Authors: Cj Flood
‘Prozzie,’ Sam said.
The woman spun round suddenly, and a teenage boy in rolled-up jeans leaped from the caravan, laughing. He’d obviously startled her. The three dogs ran over to him, the tiny black one
lagging behind, and he bent down to tussle with them. They licked at his bare chest.
Sam didn’t have anything to say for a second. The boy looked about the same age as him. He was clearly the woman’s son, tall and thin like her, but with lighter, ginger-blond hair
that flicked out above his ears and curled on the back of his neck.
don’t go to school,’ Sam said.
‘Come on, Iris,’ Dad called up the stairs. ‘You’re going to be late.’
‘Aw, shame,’ Sam said, because he was on study leave.
Still, I couldn’t help staying a minute longer, watching as the red-haired woman filled a bucket with water from the pot above the fire and began scrubbing her steps.
Dad left the house at the same time as I did. With fists clenched, he headed towards the paddock.
I couldn’t wait till the summer holidays. Everyone at school was getting on my nerves.
Matty. At registration, when I told her about the gypsies, she
told me this story about her second cousin’s boyfriend’s brother: he was on his way to the newsagent’s to buy a magazine when a gypsy girl burst out and cracked him over the head
with a golf ball in a sock. For no reason. I told her we didn’t have any girls, only a boy, and described the way his hair flicked out, but she curled her nostrils at me.
‘Pikeys are gross, Iris,’ she said. ‘You’d get gonorrhoea.’
Matty was always name-checking STDs. She thought it made her look sophisticated.
At dinner time, we watched the boys play football.
‘Your socks are odd,’ Matty told me. ‘Don’t you care?’
‘Maybe you should.’
I took my shoes off and folded my socks down so their oddness was less obvious.
‘That’s your problem, Iris,’ she sighed. ‘You think that makes a difference.’
Before maths, next lesson, I nipped into the toilets and took them off.
Matty had moved to Derby from Guildford four years ago with frizzy black hair and too-big glasses which left red dents on her nose, but every new term she got prettier. Today
her black frizz was tamed into long waves that she twisted round her little finger. Her glasses had shrivelled to contacts, and to make matters worse, her boobs had gone from a size nothing to a
32B in the last six months. As far as Matty was concerned, she was a fully mature woman.
‘Remember, Iris,’ she’d taken to saying to me, ‘
birthday’s in September.
, I’m in the year above you.
, I’m a Year
Every day, after school, I watched the gypsies. They hadn’t listened when Dad told them they weren’t welcome, and much to his annoyance were getting on with their
lives. As well as the teenage boy, the dogs and the red-haired woman, there was a man, a baby and four little girls.
The boy spent a lot of time with his mum. He got in her way while she was cleaning, and made her laugh. Sometimes she grabbed him and ruffled his hair. They reminded me of how Mum and Sam used
The gypsy boy was good to
sisters. They were all loads younger than him, but he still played hide and seek with them, and picked them up when they cried. I couldn’t imagine him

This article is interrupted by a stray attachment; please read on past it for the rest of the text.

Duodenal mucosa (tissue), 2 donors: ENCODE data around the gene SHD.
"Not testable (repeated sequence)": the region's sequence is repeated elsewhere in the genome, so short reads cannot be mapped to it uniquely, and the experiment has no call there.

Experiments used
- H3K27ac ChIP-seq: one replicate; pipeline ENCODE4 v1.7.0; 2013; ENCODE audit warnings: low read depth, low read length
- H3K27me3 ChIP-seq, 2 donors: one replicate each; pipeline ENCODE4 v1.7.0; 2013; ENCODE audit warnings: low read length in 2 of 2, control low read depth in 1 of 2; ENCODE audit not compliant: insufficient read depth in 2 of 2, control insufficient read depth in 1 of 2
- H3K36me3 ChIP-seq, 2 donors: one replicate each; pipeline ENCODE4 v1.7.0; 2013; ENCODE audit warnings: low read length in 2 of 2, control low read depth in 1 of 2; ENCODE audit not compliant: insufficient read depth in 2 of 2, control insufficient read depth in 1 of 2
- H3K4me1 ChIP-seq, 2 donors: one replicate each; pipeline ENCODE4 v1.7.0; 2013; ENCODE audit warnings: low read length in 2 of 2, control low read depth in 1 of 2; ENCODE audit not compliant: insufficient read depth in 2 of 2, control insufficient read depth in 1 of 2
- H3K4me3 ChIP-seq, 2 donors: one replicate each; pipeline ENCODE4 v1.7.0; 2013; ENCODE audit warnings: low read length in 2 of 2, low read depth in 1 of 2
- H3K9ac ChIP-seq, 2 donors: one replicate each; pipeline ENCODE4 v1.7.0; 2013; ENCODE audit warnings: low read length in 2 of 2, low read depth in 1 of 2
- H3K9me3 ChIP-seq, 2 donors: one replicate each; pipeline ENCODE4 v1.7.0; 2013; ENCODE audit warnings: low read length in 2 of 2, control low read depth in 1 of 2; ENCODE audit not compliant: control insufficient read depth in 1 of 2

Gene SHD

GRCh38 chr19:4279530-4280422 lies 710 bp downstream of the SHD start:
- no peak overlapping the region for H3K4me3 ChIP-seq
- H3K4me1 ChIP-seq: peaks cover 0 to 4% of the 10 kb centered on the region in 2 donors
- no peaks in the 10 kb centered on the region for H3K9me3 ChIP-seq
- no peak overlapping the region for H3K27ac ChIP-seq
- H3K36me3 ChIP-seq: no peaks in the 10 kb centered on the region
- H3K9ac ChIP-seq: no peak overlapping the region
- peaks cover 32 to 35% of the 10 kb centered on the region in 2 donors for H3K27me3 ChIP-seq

getting mad at them for something as silly as borrowing his socks.
In the evenings, they all sat around the fire, or on the grass nearby, until it was time to eat whatever their mum cooked in the pot, or their dad brought home in the car. Later on, when the mum
had put the little ones to bed, the gypsy boy went to lie underneath the caravan by himself, and I felt as though I understood him completely.
Dad shouted if he caught me watching from his bedroom window.
‘It’s not a game, Iris,’ he said, and so I kept my spying to when he was out.
One night, I left my curtains open so the sun could wake me. I wanted to see what the gypsies did first thing. It was well before six when I crept upstairs, past Dad sleeping
with his head half under the pillow, to my usual perch on his armchair by the window. He didn’t notice. Mum was the light sleeper – the snorer too. She used to make herself jump in the
Underneath the early white sky, the paddock was dotted with poppies, and fat wood pigeons in the tall poplars surrounding the yard called to each other. The boy got up first. He jumped down the
caravan steps and did a lap of the field with the dogs. Occasionally, he stooped to pick up sticks, or tugged dead branches from the hedgerows.
By the entrance to the paddock was a huge pile of logs that Dad and Austin, his apprentice, had cut down over the months – a year’s supply at least. Reaching it, the boy stopped. He
glanced towards our house, and I ducked behind Mum’s rose pincushion cactus. I peered round its spiky dome, which was flowering purple, and watched as he added a couple of long, slim branches
to his pile.
Back at the camp, he knelt to build a fire. By the time the door to the caravan next opened, he was fanning the flames with a sheet of cardboard. His mum emerged carrying a stack of bowls, the
baby wrapped to her back, and the boy changed position to direct the smoke away from them.
‘Eye?’ Dad lifted his head. ‘That you?’
Dad called me Eye, as in ball. Sam had started it. Mum used to tell Dad off for joining in, back when they still talked to each other. ‘She’s named after the flower,’
she’d say, but she didn’t mind really. It was just something they did.
‘What you doing?’ Dad said now.
‘Need some socks,’ I said, pretending to rummage in the unsorted pile I’d been sitting on.
The plastic of Dad’s alarm clock creaked as he looked at it. ‘S’not even seven,’ he groaned. ‘Go back to bed.’
I watched the boy put on a rucksack, pat the baby’s head, and walk to the far end of the field where the paddock dropped into the brook. He reappeared on the other side of the water, and
then disappeared into the cornfields, and I wondered where he could be going.